Céline et Julie vont en bateau
Jacques Rivette, France, 1974
In the opening of his film Rivette ‘plays at cinema’ with his two actresses, telling a tale of a delayed meeting. He builds fragments of space in Paris which contribute to his imaginary, constructed version of Montmartre in which he has his two young actresses play out their scenes – following games, chase games, treasure hunts. The actresses themselves play their roles as if children, not actresses seriously engaged in the portrayal of a character. Rivette films more for the actresses themselves rather than the screenplay. In this scene without any dialogue Rivette also plays with filming them in the real world, with real life and real people passing through the shot, as if they were ‘hidden’, so that the people of the real world would never know that they were being filmed. In a first garden, just before this extract, we have seen children playing in a sand pit elsewhere, while Rivette made the most of a cat coming into shot to make two documentary shots on the life of Parisian street cats. When Celine is being followed by Julie she places a series of objects on her trail, like the bread crumbs from Hansel & Grettle.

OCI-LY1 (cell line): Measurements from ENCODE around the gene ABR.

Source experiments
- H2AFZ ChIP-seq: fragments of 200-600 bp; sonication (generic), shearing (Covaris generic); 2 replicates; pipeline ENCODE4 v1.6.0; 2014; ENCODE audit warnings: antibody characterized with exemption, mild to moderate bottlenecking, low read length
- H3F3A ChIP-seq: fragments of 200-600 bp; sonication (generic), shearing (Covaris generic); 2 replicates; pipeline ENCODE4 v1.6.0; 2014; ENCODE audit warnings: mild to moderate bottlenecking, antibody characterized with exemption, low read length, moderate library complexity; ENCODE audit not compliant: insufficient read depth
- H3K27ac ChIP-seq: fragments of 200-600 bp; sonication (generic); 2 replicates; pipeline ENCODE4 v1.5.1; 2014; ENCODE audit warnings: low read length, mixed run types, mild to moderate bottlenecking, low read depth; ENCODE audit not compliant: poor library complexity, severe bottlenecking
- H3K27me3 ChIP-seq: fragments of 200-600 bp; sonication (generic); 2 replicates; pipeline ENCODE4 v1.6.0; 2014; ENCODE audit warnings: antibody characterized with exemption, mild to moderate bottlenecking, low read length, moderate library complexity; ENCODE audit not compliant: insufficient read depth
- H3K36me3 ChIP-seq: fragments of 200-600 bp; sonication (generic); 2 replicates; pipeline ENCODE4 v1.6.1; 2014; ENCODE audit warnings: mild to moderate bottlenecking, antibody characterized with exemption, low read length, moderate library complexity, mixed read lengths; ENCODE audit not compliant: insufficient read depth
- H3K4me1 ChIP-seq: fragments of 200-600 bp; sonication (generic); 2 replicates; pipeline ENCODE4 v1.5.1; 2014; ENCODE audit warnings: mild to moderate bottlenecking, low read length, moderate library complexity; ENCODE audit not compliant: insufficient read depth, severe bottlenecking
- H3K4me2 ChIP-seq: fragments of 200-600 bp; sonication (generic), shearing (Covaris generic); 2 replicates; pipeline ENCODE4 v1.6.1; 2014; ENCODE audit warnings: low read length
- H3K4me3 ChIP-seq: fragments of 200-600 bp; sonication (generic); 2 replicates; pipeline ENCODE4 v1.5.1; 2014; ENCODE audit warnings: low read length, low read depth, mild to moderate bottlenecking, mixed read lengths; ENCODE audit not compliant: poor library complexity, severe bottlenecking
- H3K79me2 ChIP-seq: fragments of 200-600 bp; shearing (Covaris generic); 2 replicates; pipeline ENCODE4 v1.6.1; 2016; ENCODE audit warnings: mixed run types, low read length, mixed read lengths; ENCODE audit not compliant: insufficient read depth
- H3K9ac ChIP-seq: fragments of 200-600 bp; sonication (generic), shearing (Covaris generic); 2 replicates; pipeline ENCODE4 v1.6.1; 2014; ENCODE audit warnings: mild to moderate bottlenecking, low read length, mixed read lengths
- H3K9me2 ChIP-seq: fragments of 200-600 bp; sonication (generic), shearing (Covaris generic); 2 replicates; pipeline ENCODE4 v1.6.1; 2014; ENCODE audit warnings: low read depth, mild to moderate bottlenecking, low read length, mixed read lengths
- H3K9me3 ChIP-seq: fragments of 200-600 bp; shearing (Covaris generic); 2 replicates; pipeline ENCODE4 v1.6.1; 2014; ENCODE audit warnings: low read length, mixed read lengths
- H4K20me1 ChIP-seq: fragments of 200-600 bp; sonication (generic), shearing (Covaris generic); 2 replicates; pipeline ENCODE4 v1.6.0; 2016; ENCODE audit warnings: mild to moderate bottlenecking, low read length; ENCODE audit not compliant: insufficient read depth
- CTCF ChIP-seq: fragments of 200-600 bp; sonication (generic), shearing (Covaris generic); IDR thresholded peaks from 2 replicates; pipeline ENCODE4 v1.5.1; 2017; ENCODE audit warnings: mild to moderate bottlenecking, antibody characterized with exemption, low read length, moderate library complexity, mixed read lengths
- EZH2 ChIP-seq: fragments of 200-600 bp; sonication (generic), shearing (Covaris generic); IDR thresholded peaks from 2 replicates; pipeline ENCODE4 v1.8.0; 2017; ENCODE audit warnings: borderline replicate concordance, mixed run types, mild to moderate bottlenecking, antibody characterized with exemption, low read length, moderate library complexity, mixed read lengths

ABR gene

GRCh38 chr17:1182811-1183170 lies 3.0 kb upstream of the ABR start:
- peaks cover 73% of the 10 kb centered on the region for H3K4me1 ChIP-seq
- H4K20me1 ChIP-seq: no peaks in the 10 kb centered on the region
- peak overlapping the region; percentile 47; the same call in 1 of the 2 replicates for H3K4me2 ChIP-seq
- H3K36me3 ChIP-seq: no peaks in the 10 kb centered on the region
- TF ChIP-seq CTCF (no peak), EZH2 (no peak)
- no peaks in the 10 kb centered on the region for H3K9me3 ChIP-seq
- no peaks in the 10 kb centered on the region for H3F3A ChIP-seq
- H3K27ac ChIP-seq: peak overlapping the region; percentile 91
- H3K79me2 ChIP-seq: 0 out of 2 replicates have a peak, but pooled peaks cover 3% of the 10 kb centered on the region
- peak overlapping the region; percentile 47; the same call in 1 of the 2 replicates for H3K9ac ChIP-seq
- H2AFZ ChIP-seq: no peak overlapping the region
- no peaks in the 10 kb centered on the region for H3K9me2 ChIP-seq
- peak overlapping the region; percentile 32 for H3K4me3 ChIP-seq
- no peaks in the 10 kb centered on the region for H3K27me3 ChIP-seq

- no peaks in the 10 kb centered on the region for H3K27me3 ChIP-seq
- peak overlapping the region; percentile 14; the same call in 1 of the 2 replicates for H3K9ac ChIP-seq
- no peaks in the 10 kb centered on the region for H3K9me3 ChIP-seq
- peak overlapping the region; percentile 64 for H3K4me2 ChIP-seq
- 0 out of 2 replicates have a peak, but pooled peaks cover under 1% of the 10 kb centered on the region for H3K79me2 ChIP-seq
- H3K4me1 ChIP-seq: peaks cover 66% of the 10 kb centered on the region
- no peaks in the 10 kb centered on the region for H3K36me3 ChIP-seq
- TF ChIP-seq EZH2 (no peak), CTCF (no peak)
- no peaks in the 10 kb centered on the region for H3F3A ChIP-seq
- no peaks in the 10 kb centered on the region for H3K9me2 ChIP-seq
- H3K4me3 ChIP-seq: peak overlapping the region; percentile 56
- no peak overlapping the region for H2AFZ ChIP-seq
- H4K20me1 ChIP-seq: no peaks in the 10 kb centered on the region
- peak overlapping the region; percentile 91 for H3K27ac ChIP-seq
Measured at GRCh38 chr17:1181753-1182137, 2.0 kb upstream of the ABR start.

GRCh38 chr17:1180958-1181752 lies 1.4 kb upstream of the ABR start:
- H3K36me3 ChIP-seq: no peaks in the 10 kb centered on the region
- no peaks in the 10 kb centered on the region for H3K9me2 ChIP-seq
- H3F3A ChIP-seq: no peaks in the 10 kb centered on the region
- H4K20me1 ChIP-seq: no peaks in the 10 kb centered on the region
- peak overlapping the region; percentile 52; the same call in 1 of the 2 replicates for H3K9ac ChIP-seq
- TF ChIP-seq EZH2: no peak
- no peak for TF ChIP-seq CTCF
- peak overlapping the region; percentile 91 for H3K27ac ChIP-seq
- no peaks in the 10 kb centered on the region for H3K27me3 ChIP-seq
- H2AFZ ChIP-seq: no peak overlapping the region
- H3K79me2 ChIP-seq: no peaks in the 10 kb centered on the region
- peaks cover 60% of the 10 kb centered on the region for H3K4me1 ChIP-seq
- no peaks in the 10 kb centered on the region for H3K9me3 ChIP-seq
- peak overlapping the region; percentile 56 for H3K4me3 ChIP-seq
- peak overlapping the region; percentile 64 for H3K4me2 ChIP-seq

The viewer asks themselves whether this was done on purpose, as if to play, or if it was really an accident. When Celine takes a break to sit on the second bench and applies some makeup, Julie puts on a pair of dark glasses as if to play at being a private detective. The second time that Celine turns around to face Julie, she hides behind the scarf that Celine dropped, like a child thinking that they are hiding or invisible when they shut their eyes.
The music that discretely accompanies the scene recalls the world of silent cinema, in the manner of Chaplin, Rivette wants us to hear that his film plays with the memory of the silent films of the past.
Everything in this film is play. It’s a fairy tale for grownups, where the adults carry themselves with the playful freedom of childhood.